International students connect across continents, time changes

Frank Yonkof

For Fikir Mesfin, junior chemistry major, taking advantage of technology is one way she can afford to stay in contact with her parents back in Ethiopia.

“At one point, their phone bill was like $3,000 [in Ethiopian currency],” Mesfin said.

With international calls leading to skyrocketing telephone bills, many international students are looking to social media and changing video technology to stay in touch with family and friends overseas.

“All of my friends are all around the world,” said Sneha Jose, Kent State’s senator for international students. “Skype is definitely the easiest way to do it. That’s just how technology is impacting people.”

Although Skype, one of the Internet’s leading video chat services, lets users place free international calls, the quality can be sketchy at times.

“The thing with Skype, sometimes the connection is really annoying,” Mesfin said. “It gets interrupted.”

Mesfin’s parents were aware of the $32 per-minute calling rate, but were still adjusting to having all four children move to America and were willing to pay the high rate for the first month. After that, they quickly found Skype.

Because of the eight-hour time difference, Mefin only Skype’s her parents on weekends. She doesn’t have a webcam so her parents can only hear her voice, even though she can see them.

While Skype remains a popular alternative for expensive calls, some international students like Jose don’t feel as comfortable video chatting with their parents.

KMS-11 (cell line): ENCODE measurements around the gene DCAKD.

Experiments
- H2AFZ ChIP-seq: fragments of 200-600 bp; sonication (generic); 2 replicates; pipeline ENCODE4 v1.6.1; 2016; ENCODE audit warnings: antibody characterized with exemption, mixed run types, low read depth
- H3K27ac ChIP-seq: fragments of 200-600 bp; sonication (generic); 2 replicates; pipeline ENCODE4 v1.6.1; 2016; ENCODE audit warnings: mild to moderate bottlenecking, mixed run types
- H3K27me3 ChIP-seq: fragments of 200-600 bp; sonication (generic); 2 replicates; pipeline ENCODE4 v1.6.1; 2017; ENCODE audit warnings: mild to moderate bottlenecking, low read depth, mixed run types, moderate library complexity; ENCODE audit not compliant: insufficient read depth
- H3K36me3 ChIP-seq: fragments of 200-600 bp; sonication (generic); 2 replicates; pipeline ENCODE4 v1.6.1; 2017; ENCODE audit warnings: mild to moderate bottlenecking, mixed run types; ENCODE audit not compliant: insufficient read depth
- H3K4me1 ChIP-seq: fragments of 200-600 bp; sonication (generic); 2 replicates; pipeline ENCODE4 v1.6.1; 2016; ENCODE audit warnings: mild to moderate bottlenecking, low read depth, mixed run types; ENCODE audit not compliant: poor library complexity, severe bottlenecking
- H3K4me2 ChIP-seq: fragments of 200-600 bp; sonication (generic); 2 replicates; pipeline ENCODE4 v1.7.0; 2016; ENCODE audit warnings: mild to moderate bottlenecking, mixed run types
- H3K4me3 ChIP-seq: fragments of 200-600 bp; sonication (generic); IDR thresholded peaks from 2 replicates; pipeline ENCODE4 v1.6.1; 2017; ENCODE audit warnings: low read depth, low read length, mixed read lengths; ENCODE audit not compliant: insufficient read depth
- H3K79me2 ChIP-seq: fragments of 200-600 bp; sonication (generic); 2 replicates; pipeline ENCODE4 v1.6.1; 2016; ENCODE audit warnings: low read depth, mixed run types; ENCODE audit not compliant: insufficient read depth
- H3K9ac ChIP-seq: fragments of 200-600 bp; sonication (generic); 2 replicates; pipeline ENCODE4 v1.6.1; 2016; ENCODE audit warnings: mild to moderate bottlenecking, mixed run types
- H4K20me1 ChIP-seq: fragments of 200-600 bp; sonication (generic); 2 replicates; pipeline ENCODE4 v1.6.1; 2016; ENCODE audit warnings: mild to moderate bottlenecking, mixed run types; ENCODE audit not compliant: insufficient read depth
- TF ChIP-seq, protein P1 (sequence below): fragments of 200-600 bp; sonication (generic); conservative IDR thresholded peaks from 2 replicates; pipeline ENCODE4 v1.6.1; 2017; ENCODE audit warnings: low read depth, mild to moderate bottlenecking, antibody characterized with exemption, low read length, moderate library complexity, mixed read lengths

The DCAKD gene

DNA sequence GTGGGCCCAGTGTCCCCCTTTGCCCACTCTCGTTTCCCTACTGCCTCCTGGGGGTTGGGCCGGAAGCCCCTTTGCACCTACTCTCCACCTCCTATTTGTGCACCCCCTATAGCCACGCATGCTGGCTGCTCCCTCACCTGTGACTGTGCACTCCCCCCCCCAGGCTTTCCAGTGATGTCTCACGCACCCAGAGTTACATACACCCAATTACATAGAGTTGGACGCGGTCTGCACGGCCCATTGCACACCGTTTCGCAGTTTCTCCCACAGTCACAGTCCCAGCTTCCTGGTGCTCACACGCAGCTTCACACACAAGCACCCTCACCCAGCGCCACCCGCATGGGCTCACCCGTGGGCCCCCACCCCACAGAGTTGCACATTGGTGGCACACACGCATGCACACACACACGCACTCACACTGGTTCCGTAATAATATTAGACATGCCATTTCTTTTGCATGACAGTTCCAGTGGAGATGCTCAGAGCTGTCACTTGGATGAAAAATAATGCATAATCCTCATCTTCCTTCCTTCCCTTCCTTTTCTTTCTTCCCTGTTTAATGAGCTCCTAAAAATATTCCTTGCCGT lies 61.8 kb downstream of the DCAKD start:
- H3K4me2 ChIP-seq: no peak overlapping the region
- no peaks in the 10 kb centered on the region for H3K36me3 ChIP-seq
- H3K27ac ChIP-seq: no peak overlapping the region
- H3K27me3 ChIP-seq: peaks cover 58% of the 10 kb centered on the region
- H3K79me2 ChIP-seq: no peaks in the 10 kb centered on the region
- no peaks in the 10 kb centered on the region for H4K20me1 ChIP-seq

“For my parents, I would pretty much be giving them directions,” said Jose, senior industrial technology major. “I guess I’m not sure why. It’s just one of those things. I would rather talk to my friends online.”

Jose does feel comfortable using Skype with her siblings though, but prefers to use Facebook chat, where the conversations with her sister can happen without being planned in advance.

Among Chinese students, social media sites have become a primary way of communicating with family and friends back home.

“We Chinese students prefer to use,” said Tommy Huang, a second-year accounting student. “It’s very popular in China.” is similar to Facebook, and lets users upload photos and videos for their friends to see. It even lets users video chat with one another.

Although international calls can be expensive, most exchange students do have mobile phones. Jose helps out with orientation at the beginning of the school year and sees how eager the new students are to get their hands on a cell phone.

“The first question they ask is, ‘how can I get a cell phone,’” said Jose.

Since many international students don’t have a credit history, Jose said most choose T-Mobile. The store is within walking distance and they can pay month-to-month, as opposed to other companies where down payments from $100 to $500 are required.

The university does give international students a free calling card credited with $1.60, but Jose used it up after a 25-minute phone conversation with her parents.

Over the last few years, Jose and many of the other international students have switched their communication habits to adapt with changing technology. She still credits Internet as her primary form of communication.

“It’s definitely bridged a lot of gaps,” she said. “If there was no Internet, I don’t think I would even be here because that’s how I found out about the university.”

Contact Frank Yonkof at [email protected].